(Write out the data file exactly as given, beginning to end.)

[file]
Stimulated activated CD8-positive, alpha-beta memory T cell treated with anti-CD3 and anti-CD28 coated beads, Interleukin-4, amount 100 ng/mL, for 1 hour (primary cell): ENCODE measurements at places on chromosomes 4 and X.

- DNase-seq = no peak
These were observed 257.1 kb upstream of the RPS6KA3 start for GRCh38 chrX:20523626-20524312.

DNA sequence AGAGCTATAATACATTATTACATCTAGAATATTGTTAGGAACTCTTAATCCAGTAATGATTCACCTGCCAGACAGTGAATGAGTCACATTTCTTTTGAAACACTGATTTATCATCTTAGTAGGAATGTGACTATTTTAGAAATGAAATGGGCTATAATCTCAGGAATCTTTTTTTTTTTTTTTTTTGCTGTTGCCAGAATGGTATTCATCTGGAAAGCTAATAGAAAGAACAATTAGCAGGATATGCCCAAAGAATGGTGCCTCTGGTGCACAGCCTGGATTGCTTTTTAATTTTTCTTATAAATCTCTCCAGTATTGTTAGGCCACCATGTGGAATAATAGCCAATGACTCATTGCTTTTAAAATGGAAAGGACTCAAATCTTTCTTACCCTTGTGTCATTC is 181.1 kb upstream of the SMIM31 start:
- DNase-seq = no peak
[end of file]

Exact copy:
Stimulated activated CD8-positive, alpha-beta memory T cell treated with anti-CD3 and anti-CD28 coated beads, Interleukin-4, amount 100 ng/mL, for 1 hour (primary cell): ENCODE measurements at places on chromosomes 4 and X.

- DNase-seq = no peak
These were observed 257.1 kb upstream of the RPS6KA3 start for GRCh38 chrX:20523626-20524312.

DNA sequence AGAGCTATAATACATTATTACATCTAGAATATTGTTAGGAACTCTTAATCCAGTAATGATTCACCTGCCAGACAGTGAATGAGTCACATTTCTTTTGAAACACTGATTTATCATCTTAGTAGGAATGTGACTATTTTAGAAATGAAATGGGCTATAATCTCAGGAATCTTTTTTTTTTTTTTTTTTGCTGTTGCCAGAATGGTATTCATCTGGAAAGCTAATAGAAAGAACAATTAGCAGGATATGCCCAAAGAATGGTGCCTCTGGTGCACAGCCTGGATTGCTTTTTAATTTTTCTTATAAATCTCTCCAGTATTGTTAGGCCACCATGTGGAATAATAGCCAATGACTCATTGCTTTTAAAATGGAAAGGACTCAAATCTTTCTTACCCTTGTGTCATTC is 181.1 kb upstream of the SMIM31 start:
- DNase-seq = no peak